Shortly after I began writing graffiti, Chicago took an extremely hard-line stance on its eradication, outlawing the sale and possession of spraypaint and implementing Mayor Daley’s Graffiti Blasters program. Ever since Mayor Daley started the initiative in 1993, they have notoriously painted out anything and everything resembling the slightest of human expression. (I have seen MDGB brown buff over trees, stop signs, legal community murals, etc.)

As a young child, graffiti opened my eyes to the world, empowered me and taught me everything I’ve ever needed to know about life. Riding the train and seeing all the cartoon characters, letters, shapes, colors and signage along the rooftops was not only electrifying and inspiring, but also inviting. It was inviting me to dive in and escape a harsh world, which didn’t seem to offer much. Without me being able to see other artists’ public acts of self-expression and accept their invitation, I don’t think I would be here and I certainly don’t think the world would be as interesting and rich.

This is why for this show, I decided to dig back into my fondest, most juvenile and pure memories—riding the train every day before the lines were buffed brown, exploring every nook and cranny of the city, and using everyday typography, cartoons, colors and designs to express myself and create a public identity within the architecture of the city.

As the years progress, everything is more tight, more P.C. and cleaned up quicker and with much more vigilance. So I felt that the time was right for me to investigate this with my paintings. If anything, recalling the time I had as a kid before my city’s vibrant youth culture was eradicated and drawing on it for inspiration is an incredibly rich process, and makes me thankful that no city official can eradicate my memories.

What inspired the new works?
Everyday lowbrow forms of self expression, i.e. carving your girlfriend’s name into a tree or bus stop, a little personal swing added to a hand-painted fast food sign, comics, clip art, gang cards, social club signs, patches, jackets, graffiti and the buff.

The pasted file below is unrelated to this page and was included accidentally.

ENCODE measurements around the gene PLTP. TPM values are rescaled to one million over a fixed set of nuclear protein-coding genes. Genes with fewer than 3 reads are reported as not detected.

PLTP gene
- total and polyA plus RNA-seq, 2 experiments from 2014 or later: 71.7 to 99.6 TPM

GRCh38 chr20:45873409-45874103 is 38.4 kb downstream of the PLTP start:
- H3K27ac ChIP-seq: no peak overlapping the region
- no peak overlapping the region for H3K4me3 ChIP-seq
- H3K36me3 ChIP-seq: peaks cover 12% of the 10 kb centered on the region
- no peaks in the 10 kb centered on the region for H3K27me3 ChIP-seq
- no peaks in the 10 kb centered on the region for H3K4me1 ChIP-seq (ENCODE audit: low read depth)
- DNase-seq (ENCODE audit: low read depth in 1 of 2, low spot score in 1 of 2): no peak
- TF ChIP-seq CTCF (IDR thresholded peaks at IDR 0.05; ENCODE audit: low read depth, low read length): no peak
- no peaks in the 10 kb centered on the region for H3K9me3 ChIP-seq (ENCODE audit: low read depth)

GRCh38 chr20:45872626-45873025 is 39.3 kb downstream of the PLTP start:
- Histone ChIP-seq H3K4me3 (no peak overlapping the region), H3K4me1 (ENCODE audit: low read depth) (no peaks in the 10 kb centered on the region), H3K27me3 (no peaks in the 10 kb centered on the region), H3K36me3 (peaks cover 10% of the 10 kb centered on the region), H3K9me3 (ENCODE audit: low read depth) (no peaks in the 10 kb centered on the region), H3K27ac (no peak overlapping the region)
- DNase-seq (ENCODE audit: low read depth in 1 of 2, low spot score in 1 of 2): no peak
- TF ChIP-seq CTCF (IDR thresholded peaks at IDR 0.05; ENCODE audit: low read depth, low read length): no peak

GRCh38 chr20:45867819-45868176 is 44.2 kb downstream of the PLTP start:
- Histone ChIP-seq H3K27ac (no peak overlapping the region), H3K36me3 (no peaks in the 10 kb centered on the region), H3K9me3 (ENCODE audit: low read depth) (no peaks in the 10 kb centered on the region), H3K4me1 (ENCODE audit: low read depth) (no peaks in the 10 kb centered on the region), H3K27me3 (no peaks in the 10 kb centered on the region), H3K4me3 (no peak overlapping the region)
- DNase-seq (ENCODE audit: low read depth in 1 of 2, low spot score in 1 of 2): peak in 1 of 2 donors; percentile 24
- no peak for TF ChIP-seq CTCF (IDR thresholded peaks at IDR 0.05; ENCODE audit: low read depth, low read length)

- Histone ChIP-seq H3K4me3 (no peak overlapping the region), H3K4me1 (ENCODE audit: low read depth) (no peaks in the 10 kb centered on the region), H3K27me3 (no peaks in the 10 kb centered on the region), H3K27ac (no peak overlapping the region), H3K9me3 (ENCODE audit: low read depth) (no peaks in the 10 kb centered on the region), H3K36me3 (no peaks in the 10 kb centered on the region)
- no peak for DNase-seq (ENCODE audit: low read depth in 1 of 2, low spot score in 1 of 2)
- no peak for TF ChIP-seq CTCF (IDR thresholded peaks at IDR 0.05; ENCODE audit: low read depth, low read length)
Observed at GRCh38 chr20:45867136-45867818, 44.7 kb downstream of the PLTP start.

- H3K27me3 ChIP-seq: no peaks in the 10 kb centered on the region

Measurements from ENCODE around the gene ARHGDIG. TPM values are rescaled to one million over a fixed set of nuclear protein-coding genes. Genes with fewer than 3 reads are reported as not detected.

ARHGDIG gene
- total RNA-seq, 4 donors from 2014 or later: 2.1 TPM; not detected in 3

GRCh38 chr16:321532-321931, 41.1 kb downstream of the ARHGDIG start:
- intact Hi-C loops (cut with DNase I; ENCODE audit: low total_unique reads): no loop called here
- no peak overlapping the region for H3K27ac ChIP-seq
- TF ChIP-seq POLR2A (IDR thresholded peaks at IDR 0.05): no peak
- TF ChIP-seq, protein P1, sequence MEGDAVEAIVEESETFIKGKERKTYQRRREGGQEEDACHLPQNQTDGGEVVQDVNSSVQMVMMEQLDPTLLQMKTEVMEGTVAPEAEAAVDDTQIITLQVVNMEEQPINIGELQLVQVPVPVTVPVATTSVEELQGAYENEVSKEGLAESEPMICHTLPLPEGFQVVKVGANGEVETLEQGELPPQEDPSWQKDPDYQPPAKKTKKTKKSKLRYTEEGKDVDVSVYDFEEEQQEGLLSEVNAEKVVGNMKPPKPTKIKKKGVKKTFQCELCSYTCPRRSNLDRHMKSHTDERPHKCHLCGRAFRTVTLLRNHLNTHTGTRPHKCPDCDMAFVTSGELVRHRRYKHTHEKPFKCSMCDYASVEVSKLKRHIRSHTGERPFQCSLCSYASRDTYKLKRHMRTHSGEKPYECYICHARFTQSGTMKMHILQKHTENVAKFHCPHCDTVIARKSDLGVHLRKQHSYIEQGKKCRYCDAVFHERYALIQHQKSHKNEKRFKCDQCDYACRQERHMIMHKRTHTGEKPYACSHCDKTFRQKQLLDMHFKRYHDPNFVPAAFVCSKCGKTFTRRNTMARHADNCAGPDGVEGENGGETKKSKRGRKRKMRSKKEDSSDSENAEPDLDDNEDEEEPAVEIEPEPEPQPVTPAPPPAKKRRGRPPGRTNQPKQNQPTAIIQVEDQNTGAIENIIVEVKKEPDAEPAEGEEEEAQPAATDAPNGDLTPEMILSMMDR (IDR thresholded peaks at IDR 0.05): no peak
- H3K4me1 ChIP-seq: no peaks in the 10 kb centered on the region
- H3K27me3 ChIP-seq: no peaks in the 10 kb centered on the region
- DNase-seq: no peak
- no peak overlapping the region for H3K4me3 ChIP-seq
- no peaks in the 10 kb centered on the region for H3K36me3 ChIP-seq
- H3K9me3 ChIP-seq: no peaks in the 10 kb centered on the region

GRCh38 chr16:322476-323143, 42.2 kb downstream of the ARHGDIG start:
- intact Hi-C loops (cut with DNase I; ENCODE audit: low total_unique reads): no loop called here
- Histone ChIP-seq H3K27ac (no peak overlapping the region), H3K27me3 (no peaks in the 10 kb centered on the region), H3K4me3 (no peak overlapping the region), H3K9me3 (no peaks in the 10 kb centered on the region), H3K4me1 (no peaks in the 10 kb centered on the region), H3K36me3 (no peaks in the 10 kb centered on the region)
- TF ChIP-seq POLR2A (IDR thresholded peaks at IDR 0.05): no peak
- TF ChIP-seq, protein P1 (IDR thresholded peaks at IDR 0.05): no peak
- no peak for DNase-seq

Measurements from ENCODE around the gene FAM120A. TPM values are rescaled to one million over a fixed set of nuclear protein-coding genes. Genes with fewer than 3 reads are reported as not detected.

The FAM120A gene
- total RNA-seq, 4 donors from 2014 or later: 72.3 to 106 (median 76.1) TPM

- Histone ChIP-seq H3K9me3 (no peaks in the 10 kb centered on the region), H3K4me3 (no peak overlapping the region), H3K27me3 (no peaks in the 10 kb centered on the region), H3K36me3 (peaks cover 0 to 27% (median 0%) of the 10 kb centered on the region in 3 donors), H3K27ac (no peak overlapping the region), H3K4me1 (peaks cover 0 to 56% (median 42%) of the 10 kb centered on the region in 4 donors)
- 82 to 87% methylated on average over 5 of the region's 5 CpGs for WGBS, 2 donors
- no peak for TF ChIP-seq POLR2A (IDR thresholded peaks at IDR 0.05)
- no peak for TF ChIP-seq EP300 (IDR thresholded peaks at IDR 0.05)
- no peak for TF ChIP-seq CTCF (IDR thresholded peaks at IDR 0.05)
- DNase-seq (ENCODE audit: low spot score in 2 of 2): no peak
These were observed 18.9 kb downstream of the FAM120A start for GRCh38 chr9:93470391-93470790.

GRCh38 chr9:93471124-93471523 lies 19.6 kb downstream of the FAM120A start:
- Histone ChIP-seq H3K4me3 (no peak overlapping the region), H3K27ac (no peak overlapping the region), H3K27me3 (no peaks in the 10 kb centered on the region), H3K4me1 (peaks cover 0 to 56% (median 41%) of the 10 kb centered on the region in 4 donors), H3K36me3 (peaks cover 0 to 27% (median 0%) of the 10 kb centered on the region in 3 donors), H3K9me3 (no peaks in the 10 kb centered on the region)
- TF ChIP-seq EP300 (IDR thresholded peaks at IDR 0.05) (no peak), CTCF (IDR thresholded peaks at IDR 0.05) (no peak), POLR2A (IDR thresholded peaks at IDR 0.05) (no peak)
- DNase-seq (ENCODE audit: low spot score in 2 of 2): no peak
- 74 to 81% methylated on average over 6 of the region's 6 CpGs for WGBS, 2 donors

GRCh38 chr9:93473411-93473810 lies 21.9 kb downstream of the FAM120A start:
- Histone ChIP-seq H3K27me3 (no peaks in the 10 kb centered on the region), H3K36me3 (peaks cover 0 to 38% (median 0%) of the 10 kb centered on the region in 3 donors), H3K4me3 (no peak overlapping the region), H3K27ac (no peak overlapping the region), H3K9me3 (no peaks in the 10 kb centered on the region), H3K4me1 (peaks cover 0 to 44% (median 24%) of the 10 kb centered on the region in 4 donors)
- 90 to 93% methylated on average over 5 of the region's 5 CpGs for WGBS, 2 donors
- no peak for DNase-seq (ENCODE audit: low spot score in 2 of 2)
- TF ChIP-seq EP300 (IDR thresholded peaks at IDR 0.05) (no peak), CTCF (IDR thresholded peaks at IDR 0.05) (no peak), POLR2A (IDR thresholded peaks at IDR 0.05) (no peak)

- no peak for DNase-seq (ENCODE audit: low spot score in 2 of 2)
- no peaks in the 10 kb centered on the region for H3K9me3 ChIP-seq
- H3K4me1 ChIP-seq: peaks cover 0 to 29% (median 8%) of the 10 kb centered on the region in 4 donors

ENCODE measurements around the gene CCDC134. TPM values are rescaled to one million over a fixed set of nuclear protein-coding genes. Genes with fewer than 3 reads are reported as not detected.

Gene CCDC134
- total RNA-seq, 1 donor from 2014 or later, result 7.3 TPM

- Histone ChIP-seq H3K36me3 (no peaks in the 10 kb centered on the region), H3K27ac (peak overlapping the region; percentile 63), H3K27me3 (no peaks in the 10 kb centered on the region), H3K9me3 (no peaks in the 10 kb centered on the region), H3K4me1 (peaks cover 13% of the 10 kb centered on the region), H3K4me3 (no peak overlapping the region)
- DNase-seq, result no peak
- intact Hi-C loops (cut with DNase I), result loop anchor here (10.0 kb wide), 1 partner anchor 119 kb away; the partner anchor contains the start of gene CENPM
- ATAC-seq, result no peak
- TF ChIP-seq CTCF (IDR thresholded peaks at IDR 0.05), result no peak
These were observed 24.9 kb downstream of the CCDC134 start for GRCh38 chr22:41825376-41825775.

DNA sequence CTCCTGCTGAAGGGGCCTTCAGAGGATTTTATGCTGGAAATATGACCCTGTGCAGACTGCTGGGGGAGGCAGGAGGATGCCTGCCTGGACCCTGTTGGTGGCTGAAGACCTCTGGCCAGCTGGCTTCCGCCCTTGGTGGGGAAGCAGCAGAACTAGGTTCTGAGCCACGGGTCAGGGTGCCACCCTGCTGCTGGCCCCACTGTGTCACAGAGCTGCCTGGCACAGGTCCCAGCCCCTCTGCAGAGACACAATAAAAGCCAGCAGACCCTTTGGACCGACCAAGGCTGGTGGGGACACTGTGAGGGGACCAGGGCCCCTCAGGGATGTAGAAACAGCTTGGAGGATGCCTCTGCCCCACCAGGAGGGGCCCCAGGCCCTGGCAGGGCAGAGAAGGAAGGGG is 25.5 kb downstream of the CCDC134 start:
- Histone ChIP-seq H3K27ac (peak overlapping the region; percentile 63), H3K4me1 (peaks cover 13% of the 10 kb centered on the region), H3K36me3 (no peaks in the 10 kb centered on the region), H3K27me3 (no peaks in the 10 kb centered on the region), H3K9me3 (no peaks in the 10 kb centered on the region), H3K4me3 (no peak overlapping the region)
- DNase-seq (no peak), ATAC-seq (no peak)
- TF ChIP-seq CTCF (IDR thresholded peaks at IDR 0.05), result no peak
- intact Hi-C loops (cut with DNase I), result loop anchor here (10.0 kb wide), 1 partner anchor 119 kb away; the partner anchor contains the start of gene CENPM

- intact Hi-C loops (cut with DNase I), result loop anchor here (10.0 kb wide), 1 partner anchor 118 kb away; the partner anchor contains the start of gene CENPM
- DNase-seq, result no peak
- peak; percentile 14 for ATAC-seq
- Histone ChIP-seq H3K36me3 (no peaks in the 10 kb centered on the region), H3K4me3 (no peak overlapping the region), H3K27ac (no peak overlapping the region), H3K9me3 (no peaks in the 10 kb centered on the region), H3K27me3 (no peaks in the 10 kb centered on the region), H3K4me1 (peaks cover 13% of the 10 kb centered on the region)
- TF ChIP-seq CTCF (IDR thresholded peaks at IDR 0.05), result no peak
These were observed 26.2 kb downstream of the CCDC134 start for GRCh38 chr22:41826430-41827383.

I was playing with the concept of eradicating graffiti, and my starting point for investigation was to sort of “reverse buff,” similar to Mickey Mouse’s magic brush, where if you took a roller or paintbrush to a wall, imagery would appear where you painted rather than disappear.

This is your second show at Known. How is this show different than your last?
I feel a lot more comfortable as a practicing studio artist now. And my paintings are coming from a stronger place conceptually. I feel like I have gotten to the root and soul of what I want to discuss and explore with my studio paintings.

Last year, I had an incredible experience preparing for Rumble, but it was much more of an experiment to see if I could produce studio paintings and get the same sort of energy and excitement as I do working on the street.

I was really exercising a lot of demons for the last show, training myself to calm down and let it all out in a different environment and seeing what I could do technically. I’m sure any graff writer with two decades in it that tries to move from a can and a city to tiny brush and a canvas will tell you that at first it feels like going from a diet of pure cocaine to decaf coffee. Now I am at a point where I am completely addicted to working in the studio and it feels like a natural transition when working outdoors or indoors.

From: these-delights.com